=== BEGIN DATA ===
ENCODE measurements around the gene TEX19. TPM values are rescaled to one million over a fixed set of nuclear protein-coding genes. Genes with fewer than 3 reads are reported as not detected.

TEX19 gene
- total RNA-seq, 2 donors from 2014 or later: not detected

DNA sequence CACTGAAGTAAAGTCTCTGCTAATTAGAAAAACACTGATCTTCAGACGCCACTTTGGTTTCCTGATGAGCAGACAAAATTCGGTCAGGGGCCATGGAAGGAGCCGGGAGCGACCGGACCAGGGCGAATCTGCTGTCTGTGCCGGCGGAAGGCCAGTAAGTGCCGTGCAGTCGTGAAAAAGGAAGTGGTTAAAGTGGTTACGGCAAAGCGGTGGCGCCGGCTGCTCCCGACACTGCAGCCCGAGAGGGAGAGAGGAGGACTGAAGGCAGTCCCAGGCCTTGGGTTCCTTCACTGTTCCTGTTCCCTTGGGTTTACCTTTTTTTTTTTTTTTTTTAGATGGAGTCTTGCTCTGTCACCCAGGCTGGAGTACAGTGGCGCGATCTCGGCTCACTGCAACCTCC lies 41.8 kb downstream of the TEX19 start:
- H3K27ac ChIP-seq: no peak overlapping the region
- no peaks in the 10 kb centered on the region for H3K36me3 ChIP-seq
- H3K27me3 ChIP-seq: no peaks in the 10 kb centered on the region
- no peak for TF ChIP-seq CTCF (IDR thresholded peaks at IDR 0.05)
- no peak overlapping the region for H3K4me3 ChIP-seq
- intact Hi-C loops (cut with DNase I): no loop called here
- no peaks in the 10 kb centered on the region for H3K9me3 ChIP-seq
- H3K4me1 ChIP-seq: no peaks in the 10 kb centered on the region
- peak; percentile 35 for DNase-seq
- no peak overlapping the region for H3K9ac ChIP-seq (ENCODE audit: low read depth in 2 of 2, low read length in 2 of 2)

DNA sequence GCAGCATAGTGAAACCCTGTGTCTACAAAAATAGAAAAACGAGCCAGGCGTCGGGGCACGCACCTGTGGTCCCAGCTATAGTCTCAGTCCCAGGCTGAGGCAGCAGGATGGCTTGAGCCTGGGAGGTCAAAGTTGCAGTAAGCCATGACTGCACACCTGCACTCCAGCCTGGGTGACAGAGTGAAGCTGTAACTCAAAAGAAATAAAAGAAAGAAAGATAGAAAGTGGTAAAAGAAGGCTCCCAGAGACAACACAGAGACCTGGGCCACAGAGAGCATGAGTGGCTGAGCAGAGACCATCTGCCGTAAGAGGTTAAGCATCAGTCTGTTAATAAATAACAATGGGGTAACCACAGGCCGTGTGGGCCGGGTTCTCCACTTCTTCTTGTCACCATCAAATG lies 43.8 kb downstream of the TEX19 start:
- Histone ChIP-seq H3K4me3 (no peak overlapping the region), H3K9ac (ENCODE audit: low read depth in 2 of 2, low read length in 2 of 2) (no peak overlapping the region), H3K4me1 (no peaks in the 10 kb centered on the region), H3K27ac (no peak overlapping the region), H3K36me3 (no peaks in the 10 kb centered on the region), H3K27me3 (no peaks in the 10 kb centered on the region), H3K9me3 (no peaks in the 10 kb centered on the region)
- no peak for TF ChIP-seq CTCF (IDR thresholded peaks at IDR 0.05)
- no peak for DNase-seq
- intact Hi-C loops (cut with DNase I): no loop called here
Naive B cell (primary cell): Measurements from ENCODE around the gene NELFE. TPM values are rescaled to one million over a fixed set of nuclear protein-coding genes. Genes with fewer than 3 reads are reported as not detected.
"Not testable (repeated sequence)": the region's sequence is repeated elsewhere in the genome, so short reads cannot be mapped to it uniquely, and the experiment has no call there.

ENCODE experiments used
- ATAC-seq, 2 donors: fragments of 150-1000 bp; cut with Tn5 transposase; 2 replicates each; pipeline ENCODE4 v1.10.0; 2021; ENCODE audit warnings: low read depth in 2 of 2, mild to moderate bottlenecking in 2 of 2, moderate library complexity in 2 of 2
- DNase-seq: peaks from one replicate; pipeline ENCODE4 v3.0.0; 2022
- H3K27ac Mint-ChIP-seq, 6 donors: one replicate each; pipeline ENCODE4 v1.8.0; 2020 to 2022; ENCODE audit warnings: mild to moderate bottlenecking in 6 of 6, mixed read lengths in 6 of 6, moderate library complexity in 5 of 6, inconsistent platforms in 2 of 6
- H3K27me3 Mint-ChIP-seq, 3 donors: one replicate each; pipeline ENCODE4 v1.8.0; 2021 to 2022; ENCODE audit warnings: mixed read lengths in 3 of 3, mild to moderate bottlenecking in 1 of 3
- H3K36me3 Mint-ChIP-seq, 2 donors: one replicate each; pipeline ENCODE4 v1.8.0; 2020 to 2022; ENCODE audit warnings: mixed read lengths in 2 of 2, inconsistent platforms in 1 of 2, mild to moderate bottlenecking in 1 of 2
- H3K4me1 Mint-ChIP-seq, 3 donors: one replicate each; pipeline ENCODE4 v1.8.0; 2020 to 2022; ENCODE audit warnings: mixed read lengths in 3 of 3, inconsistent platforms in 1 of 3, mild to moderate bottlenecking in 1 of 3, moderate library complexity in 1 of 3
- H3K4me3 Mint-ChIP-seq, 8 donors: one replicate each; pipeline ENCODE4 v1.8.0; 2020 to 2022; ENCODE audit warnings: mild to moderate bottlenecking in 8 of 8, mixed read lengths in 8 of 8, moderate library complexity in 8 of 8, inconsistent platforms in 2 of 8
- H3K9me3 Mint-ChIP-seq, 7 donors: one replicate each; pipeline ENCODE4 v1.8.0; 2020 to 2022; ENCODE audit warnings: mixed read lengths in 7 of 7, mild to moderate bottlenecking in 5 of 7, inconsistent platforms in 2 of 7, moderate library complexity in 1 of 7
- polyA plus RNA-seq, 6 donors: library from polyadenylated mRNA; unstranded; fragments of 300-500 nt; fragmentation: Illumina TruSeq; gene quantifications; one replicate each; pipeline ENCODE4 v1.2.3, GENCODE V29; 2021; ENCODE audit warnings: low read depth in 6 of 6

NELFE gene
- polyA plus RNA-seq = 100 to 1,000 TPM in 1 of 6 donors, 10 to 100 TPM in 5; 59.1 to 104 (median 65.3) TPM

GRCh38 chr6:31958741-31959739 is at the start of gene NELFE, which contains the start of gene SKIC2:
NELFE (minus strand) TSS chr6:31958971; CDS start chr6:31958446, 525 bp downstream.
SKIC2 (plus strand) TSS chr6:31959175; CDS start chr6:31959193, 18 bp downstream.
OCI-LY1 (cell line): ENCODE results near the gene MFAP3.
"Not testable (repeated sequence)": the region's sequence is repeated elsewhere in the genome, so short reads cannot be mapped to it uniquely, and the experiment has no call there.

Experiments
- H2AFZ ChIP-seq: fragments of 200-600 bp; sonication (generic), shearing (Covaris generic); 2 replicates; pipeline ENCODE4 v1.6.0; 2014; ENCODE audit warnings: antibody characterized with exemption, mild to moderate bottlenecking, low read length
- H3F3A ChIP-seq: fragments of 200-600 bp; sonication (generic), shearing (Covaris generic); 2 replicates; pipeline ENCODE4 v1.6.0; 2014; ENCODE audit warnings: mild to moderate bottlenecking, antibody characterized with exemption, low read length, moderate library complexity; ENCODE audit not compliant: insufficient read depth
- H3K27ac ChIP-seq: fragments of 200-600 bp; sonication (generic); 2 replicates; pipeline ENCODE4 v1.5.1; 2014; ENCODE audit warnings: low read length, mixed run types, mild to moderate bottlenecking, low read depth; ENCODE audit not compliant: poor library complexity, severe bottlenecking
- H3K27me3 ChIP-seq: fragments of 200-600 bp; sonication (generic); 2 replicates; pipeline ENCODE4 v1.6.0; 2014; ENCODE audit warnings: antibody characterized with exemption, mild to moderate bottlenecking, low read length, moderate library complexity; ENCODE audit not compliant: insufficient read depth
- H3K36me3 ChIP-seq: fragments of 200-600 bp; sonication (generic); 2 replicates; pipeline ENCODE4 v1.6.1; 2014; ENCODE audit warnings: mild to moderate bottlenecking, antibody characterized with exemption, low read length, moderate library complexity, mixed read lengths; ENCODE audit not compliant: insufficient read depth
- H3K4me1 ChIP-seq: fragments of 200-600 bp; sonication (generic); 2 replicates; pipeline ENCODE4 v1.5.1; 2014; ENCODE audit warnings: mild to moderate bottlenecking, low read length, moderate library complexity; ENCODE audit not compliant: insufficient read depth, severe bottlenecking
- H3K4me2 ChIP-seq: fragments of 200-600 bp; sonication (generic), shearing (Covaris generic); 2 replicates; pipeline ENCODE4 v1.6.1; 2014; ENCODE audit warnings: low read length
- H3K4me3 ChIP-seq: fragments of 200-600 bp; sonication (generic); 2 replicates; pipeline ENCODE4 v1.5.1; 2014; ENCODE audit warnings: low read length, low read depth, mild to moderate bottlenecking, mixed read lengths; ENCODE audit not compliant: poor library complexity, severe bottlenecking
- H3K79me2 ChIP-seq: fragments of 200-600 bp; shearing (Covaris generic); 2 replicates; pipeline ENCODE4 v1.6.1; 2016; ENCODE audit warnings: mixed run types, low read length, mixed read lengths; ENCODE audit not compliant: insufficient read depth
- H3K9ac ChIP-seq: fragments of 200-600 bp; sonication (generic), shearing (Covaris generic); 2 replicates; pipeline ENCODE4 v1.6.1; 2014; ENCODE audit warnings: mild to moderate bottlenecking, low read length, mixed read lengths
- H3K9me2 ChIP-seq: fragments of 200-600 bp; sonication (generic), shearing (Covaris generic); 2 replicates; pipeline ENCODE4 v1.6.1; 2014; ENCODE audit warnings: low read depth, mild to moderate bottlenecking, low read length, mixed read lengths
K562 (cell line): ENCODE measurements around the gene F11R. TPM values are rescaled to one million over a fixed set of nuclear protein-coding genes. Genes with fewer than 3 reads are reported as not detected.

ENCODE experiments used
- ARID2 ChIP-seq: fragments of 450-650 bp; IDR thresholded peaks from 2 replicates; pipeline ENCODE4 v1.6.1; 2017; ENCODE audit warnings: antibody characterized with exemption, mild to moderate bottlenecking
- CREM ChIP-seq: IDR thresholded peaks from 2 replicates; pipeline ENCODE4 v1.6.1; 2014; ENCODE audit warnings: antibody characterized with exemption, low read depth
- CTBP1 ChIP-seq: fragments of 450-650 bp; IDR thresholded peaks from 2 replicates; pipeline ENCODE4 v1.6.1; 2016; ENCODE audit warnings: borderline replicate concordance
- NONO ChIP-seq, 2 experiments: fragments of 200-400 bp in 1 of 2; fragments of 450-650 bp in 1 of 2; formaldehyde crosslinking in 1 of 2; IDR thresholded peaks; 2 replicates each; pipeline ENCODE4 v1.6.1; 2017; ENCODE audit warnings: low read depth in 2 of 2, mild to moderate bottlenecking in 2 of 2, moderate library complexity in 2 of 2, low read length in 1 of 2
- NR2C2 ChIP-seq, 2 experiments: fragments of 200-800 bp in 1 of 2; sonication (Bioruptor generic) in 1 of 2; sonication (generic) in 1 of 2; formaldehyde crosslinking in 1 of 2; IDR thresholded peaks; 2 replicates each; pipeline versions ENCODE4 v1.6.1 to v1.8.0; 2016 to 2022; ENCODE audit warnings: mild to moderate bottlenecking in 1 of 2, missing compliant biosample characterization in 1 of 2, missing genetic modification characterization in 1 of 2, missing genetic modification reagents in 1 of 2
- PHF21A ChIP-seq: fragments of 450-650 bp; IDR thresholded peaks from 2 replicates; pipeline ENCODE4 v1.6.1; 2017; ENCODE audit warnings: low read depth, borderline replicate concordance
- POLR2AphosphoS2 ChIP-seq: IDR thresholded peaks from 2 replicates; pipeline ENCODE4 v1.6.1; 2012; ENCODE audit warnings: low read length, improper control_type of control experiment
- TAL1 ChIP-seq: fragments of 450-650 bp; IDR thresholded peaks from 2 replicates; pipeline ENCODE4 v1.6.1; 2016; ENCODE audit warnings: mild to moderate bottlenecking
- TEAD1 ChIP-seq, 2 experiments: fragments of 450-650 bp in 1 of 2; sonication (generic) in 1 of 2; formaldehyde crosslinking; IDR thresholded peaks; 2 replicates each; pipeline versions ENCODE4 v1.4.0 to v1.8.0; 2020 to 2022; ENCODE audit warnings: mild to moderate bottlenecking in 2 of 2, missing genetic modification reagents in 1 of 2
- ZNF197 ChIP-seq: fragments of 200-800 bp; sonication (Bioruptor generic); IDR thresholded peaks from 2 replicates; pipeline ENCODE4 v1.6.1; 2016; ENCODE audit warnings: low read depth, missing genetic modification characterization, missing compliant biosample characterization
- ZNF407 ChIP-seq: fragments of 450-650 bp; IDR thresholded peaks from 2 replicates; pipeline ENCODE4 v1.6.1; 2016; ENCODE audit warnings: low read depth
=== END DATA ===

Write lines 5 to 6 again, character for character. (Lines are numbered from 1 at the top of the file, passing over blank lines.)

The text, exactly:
- H3K27ac ChIP-seq: no peak overlapping the region
- no peaks in the 10 kb centered on the region for H3K36me3 ChIP-seq